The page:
The first is that of safety, declined in military and civilian terms. Sovereign Europe is the one capable of guaranteeing security in all dimensions, from that of the fight against terrorism through the creation of a European Intelligence Academy, to the dimension of the common European army, to be built through the establishment of permanent enhanced cooperation and perfect integration between all European armies. From a civilian point of view, the need to have ready, effective and effective European civil protection. To do this, he calls for the need to have a common budget for military spending and the elaboration of a European strategic concept.
The second key area is that of the government of migratory movements. In this context, European sovereignty is realized in the ability to create a European asylum mechanism through the creation of a specific European Office and to standardize legal and police regulations with regard to border monitoring. Furthermore, it identifies as a priority that of standardizing and integrating the registries of individual countries, to better manage the identification and, possibly, expulsion paths.
The third point is the reminder of the need for the EU to become a global model of developmentsustainable. Already in 2017 Macron recalled the need for the EU to become the leader of the ecological transition, through the decarbonisation of the economy and courageous reforms of energy policies. It also introduced the need for an industrial program to support individual mobility and the construction of infrastructures related to sustainable mobility. To conclude with the agricultural policy, which should have been deeply reformed to make the EU ‘sovereign’ from a food point of view.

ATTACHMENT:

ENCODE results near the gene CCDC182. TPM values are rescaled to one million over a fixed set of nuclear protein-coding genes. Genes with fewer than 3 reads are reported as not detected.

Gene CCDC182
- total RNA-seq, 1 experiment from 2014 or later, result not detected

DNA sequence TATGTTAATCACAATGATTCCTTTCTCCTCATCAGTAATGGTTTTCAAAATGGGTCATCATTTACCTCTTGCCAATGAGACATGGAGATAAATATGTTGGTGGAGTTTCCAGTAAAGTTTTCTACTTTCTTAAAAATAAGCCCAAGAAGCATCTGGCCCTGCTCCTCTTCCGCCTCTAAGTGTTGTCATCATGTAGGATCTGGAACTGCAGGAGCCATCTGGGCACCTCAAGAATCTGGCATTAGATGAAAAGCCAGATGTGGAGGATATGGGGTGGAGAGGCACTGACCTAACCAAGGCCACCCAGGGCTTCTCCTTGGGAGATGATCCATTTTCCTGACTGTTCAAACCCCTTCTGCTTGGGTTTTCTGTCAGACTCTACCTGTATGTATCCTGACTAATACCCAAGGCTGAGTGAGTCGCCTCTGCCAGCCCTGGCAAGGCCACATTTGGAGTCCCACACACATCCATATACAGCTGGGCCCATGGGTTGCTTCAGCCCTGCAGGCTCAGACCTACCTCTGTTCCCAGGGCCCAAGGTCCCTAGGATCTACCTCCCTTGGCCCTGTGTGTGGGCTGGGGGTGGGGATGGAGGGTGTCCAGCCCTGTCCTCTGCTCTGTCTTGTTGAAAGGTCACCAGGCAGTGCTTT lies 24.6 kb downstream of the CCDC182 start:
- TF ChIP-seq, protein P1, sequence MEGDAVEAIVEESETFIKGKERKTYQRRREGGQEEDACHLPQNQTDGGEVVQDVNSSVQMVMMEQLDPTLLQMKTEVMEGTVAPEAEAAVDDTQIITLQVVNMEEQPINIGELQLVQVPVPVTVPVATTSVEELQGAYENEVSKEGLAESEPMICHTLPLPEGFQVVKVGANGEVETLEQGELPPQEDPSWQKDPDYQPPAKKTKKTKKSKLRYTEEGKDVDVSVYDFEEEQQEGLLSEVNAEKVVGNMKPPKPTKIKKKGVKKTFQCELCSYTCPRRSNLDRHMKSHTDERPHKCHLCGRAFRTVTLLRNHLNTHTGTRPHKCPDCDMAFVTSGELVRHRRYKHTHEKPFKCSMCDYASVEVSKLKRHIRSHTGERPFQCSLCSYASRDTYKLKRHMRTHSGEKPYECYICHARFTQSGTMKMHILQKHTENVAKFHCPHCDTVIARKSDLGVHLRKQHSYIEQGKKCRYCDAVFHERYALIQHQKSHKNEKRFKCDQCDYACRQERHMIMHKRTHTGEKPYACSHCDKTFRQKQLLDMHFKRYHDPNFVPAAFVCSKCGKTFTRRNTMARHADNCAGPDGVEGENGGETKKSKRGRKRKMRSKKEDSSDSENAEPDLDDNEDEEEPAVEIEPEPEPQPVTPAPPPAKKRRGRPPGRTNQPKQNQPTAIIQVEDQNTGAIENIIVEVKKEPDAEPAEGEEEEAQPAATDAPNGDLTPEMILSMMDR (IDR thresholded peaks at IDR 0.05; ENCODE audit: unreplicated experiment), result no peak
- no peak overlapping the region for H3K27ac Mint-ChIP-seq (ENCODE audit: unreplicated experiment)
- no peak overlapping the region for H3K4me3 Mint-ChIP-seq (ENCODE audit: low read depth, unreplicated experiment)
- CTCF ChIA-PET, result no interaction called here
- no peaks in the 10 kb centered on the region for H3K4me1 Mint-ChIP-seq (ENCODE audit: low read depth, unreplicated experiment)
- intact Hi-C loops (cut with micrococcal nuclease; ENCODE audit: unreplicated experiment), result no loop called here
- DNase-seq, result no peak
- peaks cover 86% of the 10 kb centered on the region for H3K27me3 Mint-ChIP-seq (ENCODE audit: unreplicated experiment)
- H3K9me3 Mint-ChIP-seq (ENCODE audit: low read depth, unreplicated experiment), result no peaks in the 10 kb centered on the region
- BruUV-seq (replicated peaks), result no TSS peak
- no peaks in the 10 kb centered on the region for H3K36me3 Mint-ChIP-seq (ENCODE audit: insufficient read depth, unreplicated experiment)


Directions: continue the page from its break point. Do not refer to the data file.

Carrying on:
The fourth key area identified by Macron is that of EU leadership in the field of transition digital. The EU should have dominated the field of innovation and adaptation to technological change, with a view to being able to exploit them and not suffer them. It is certainly an issue that, even today, is of primary importance, considering how much the absence of major EU technological players is one of the penalizing factors in the pandemic situation. Recently, Estonia, Denmark, Finland and Germany have also drawn the attention of President von der Leyen to this aspect, through a co-signed letter.